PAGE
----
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Frank Stella

Sinjerli Variation 1a, from Sinjerli Variations, 1977

Lithograph and screenprint in colors, on Arches Cover paper, with full margins
31 9/10 × 42 in
81 × 106.7 cm
Edition of 100 + 20AP
This is part of a limited edition set.
Bidding closed
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About the work
Bibliography
P
Phillips

Diameter image: 25 in. (63.5 cm)
Sheet: 31 7/8 x 42 in. (81 x 106.7 cm)
Framed

Diameter image: 25 in. (63.5 cm)
Sheet: 31 7/8 x 42 in. (81 x 106.7 cm)
Framed

Signature
Signed, dated, and numbered `A.P. IX' in pencil (one of 20 artist's proofs, the edition was 100)
Publisher
Petersburg Press, New York
Frank Stella
American, b. 1936
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Frank Stella, an iconic figure of postwar American art, is considered the most influential painter of a generation that moved beyond Abstract Expressionism toward Minimalism. In his early work, Stella attempted to drain any external meaning or symbolism from painting, reducing his images to geometric form and eliminating illusionistic effects. His goal was to make paintings in which pictorial force came from materiality, not from symbolic meaning. He famously quipped, “What you see is what you see,” a statement that became the unofficial credo of Minimalist practice. In the 1980s and '90s, Stella turned away from Minimalism, adopting a more additive approach for a series of twisting, monumental, polychromatic metal wall reliefs and sculptures based on Herman Melville’s Moby Dick.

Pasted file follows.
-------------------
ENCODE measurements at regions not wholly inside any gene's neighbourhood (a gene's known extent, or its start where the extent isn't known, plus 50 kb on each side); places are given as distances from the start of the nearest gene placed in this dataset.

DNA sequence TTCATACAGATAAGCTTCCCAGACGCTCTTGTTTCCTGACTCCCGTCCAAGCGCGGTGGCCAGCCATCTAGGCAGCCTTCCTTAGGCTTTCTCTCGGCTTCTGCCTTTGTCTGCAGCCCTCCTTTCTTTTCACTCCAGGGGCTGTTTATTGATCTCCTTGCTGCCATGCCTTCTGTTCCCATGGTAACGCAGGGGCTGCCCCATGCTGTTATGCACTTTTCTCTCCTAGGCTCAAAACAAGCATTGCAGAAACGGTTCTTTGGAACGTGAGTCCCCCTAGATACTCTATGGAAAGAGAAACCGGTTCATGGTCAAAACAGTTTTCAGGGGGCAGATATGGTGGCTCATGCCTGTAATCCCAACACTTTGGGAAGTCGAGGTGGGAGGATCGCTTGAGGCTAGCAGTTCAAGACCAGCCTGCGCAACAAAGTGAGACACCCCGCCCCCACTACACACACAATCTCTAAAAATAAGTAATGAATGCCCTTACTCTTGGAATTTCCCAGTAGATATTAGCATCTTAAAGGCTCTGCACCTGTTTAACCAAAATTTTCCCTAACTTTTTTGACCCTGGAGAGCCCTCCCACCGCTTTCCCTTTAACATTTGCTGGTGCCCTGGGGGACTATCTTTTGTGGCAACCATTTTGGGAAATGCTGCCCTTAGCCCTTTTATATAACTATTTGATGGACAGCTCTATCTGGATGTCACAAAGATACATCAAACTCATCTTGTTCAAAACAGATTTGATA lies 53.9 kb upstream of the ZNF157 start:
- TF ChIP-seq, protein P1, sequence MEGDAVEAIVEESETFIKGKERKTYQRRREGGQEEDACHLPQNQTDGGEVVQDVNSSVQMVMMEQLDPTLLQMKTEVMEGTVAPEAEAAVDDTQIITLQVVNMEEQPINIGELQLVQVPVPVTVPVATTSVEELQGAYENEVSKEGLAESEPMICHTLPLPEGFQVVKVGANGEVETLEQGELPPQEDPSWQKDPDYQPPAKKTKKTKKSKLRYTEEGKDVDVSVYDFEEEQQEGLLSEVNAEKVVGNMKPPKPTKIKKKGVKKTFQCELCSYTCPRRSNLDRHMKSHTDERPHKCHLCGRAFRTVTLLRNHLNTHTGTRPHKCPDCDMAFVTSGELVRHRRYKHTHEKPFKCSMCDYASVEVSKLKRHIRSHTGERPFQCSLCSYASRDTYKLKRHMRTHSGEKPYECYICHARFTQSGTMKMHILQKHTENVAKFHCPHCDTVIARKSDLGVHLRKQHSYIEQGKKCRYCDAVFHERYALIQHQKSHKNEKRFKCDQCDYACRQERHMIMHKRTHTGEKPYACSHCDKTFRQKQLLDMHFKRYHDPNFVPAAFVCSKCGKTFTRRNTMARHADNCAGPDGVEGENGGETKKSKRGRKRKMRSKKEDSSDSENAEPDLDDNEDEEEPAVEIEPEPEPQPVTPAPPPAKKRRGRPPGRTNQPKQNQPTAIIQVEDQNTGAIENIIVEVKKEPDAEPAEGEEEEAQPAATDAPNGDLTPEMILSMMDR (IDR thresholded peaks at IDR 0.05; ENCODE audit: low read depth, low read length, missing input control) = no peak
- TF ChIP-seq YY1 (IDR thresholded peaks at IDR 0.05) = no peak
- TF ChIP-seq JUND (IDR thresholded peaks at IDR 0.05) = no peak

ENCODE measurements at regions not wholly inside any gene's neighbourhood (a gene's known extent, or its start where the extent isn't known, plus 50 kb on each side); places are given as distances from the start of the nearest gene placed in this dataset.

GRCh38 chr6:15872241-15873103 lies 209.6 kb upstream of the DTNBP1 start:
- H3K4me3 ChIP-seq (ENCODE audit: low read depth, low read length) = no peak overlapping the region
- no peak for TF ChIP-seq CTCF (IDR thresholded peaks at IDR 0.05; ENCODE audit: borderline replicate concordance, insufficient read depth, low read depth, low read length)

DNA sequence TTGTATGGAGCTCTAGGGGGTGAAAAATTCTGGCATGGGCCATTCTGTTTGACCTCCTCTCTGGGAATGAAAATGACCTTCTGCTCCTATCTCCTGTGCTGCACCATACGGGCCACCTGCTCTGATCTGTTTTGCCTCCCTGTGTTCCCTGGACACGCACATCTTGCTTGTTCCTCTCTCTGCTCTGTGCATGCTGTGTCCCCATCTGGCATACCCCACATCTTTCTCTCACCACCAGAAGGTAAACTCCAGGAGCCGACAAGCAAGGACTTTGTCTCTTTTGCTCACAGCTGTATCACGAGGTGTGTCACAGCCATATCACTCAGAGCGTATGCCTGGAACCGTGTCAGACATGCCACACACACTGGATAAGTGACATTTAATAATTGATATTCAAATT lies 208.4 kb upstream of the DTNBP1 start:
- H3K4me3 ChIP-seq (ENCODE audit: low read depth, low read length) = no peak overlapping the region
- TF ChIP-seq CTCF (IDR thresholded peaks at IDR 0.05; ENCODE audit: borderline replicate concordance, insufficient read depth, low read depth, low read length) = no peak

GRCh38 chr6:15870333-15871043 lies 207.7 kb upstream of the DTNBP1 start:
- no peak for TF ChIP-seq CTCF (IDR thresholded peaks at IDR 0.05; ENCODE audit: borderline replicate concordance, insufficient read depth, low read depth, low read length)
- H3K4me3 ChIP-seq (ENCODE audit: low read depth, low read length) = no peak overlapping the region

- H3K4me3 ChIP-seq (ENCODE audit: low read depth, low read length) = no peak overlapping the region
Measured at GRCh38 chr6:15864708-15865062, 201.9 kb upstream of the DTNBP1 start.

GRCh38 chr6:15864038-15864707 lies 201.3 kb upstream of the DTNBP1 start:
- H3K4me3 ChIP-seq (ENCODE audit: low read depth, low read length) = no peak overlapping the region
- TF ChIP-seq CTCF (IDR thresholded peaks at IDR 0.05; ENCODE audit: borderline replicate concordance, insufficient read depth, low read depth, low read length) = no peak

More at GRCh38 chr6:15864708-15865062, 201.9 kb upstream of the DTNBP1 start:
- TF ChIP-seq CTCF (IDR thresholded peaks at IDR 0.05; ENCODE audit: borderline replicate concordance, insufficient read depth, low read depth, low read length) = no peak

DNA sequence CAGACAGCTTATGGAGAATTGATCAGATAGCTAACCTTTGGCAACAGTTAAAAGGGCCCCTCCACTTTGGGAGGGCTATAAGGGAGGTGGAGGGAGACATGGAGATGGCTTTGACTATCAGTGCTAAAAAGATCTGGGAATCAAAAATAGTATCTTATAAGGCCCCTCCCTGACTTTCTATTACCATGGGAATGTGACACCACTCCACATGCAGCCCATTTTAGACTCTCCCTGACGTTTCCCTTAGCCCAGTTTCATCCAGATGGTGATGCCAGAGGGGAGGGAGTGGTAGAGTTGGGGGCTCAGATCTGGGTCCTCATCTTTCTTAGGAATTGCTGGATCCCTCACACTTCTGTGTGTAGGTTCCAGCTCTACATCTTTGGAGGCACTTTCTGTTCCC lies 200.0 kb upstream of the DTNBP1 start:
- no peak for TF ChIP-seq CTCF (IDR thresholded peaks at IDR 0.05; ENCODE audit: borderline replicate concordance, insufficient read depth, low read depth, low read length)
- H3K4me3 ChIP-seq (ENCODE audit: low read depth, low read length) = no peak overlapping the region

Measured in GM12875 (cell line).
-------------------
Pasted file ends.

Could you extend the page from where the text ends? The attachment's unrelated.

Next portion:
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view
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About the work
Bibliography
P
Phillips

Diameter image: 25 in. (63.5 cm)
Sheet: 31 7/8 x 42 in. (81 x 106.7 cm)
Framed

Diameter image: 25 in. (63.5 cm)
Sheet: 31 7/8 x 42 in. (81 x 106.7 cm)
Framed

Signature
Signed, dated, and numbered `A.P. IX' in pencil (one of 20 artist's proofs, the edition was 100)
Publisher
Petersburg Press, New York
Frank Stella
American, b. 1936
Follow

Frank Stella, an iconic figure of postwar American art, is considered the most influential painter of a generation that moved beyond Abstract Expressionism toward Minimalism. In his early work, Stella attempted to drain any external meaning or symbolism from painting, reducing his images to geometric form and eliminating illusionistic effects. His goal was to make paintings in which pictorial force came from materiality, not from symbolic meaning. He famously quipped, “What you see is what you see,” a statement that became the unofficial credo of Minimalist practice. In the 1980s and '90s, Stella turned away from Minimalism, adopting a more additive approach for a series of twisting, monumental, polychromatic metal wall reliefs and sculptures based on Herman Melville’s Moby Dick.

Frank Stella

Sinjerli Variation 1a, from Sinjerli Variations, 1977

Lithograph and screenprint in colors, on Arches Cover paper, with full margins
31 9/10 × 42 in
81 × 106.7 cm
Edition of 100 + 20AP
This is part of a limited edition set.
Bidding closed
Want to sell a work by this artist? Consign with Artsy.
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Minimalism